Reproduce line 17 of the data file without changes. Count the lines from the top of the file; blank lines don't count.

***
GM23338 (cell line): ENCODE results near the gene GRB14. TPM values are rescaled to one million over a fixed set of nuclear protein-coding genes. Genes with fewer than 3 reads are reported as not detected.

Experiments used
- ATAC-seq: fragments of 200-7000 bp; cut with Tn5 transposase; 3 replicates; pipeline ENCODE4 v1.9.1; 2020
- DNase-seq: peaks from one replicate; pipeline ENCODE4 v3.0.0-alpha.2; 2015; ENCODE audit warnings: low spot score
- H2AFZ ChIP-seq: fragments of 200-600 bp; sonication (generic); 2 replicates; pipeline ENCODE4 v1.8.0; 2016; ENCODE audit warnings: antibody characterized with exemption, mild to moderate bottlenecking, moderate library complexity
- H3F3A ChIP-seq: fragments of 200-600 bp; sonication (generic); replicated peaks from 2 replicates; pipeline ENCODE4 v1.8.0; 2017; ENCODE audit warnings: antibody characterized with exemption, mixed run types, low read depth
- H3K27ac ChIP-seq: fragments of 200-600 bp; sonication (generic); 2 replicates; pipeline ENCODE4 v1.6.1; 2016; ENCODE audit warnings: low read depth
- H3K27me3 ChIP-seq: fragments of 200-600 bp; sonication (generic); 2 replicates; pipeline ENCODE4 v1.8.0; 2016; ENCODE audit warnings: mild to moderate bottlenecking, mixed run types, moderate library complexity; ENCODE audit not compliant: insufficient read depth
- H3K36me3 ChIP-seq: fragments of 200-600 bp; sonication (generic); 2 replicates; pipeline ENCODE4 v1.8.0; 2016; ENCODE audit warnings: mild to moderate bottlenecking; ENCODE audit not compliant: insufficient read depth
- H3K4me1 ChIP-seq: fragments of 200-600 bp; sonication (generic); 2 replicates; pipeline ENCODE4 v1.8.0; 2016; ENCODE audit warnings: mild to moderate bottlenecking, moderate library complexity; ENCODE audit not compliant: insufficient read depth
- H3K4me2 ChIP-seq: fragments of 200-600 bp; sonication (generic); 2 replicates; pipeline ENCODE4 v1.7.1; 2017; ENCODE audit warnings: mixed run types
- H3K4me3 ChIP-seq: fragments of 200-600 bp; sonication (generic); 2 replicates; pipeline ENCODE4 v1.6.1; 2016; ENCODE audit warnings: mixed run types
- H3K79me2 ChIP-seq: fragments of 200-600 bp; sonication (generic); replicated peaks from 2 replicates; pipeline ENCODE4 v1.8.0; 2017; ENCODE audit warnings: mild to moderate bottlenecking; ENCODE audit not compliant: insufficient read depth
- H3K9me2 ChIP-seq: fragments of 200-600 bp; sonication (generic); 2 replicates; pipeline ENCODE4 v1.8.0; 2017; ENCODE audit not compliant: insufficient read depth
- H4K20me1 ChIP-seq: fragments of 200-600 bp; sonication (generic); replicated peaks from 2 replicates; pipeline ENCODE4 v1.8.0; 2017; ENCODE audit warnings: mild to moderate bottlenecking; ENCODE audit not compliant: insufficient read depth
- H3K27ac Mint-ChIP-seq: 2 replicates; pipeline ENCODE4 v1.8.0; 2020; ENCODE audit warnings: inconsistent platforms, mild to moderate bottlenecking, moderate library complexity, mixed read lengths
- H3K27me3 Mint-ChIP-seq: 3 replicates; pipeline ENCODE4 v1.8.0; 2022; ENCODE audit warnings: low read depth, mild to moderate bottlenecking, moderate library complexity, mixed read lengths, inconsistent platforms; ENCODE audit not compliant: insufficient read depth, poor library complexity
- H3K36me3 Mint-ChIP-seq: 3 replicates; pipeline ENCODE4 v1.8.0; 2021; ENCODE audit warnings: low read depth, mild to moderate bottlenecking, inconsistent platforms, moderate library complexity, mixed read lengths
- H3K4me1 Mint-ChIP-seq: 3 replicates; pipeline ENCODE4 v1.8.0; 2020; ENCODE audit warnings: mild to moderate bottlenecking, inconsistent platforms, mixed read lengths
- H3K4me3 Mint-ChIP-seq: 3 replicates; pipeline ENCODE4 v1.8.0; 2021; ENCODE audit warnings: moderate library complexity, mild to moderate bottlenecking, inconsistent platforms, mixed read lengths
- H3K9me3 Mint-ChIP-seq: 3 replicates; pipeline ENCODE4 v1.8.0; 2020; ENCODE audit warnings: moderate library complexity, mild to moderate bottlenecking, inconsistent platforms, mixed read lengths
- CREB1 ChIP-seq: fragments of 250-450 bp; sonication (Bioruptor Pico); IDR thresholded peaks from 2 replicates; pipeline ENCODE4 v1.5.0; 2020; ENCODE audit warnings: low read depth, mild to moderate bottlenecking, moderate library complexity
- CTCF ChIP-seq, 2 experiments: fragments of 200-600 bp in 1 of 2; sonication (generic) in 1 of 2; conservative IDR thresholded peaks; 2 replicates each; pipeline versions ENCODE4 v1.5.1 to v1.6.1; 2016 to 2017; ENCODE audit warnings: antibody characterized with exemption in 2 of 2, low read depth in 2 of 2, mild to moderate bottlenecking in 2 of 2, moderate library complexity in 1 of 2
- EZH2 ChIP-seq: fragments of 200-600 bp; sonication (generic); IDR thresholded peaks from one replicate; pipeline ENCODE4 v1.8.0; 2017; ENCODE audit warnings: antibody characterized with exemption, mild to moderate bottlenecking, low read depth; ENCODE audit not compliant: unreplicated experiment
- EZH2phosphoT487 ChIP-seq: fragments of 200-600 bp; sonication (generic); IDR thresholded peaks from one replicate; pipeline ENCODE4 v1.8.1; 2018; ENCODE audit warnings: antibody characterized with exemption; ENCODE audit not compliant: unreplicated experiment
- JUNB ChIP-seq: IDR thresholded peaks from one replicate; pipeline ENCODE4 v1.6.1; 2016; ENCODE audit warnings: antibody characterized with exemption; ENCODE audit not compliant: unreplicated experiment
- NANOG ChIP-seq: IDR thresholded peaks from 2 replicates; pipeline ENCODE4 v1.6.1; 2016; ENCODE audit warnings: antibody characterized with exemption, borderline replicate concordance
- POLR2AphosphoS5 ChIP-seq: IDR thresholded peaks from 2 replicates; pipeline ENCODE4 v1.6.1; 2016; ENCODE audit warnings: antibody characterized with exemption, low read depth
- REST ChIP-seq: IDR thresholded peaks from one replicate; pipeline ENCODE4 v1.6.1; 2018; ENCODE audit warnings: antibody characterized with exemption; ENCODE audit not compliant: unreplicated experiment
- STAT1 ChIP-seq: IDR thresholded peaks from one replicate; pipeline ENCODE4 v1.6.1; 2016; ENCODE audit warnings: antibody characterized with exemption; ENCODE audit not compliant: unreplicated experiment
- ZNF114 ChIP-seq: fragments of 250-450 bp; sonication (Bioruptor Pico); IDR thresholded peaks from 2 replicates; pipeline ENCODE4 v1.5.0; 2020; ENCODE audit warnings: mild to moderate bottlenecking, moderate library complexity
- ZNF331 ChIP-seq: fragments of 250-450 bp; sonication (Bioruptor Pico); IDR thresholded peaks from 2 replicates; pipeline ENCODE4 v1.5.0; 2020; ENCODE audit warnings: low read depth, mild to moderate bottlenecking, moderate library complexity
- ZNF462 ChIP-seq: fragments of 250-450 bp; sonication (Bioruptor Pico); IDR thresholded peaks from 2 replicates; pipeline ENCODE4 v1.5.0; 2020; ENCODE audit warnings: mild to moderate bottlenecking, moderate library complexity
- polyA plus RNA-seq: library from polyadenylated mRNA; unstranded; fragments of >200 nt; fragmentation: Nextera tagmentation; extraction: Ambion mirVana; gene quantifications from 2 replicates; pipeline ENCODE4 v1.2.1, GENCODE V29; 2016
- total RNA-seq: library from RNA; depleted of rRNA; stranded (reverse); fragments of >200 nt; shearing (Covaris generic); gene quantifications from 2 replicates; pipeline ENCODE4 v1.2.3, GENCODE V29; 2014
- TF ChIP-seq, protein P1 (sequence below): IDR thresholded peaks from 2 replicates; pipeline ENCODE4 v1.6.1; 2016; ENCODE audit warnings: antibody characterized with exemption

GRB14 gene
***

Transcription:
- H3K27me3 Mint-ChIP-seq: 3 replicates; pipeline ENCODE4 v1.8.0; 2022; ENCODE audit warnings: low read depth, mild to moderate bottlenecking, moderate library complexity, mixed read lengths, inconsistent platforms; ENCODE audit not compliant: insufficient read depth, poor library complexity